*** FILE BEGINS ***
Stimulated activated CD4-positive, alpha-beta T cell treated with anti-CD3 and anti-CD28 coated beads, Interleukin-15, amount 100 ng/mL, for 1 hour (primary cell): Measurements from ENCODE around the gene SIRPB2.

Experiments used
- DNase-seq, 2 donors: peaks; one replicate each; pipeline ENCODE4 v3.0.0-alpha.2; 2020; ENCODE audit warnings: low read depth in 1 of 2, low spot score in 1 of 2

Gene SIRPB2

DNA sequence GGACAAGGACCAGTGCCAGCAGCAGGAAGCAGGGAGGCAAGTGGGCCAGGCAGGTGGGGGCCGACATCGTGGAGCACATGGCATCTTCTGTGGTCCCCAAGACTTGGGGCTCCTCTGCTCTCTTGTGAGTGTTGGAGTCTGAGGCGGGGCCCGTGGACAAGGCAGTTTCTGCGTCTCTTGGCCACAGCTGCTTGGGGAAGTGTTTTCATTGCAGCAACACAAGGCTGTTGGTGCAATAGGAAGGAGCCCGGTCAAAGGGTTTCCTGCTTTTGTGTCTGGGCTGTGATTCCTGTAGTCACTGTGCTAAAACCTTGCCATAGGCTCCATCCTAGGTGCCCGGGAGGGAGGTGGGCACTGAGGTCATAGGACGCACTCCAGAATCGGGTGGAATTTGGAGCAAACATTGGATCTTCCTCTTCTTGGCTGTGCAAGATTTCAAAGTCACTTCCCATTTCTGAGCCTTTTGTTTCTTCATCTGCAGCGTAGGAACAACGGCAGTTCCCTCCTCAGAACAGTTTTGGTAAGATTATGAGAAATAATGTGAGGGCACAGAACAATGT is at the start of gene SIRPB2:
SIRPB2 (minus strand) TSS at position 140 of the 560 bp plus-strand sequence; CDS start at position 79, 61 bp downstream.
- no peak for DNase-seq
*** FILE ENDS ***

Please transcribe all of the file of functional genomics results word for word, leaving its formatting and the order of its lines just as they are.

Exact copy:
Stimulated activated CD4-positive, alpha-beta T cell treated with anti-CD3 and anti-CD28 coated beads, Interleukin-15, amount 100 ng/mL, for 1 hour (primary cell): Measurements from ENCODE around the gene SIRPB2.

Experiments used
- DNase-seq, 2 donors: peaks; one replicate each; pipeline ENCODE4 v3.0.0-alpha.2; 2020; ENCODE audit warnings: low read depth in 1 of 2, low spot score in 1 of 2

Gene SIRPB2

DNA sequence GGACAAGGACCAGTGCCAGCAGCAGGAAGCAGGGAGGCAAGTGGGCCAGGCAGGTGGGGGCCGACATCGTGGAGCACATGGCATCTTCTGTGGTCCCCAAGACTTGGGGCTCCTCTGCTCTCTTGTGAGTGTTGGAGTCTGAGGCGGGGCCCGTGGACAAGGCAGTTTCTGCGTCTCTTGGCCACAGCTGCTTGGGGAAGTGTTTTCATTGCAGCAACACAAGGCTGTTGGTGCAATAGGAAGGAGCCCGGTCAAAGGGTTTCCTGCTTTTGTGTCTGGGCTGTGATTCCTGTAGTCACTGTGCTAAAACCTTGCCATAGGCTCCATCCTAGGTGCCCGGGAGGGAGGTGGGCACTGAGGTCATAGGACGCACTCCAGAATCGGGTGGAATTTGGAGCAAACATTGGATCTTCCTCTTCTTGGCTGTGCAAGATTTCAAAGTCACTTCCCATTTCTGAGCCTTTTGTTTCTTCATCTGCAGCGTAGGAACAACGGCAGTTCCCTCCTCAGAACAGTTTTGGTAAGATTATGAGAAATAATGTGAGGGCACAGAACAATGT is at the start of gene SIRPB2:
SIRPB2 (minus strand) TSS at position 140 of the 560 bp plus-strand sequence; CDS start at position 79, 61 bp downstream.
- no peak for DNase-seq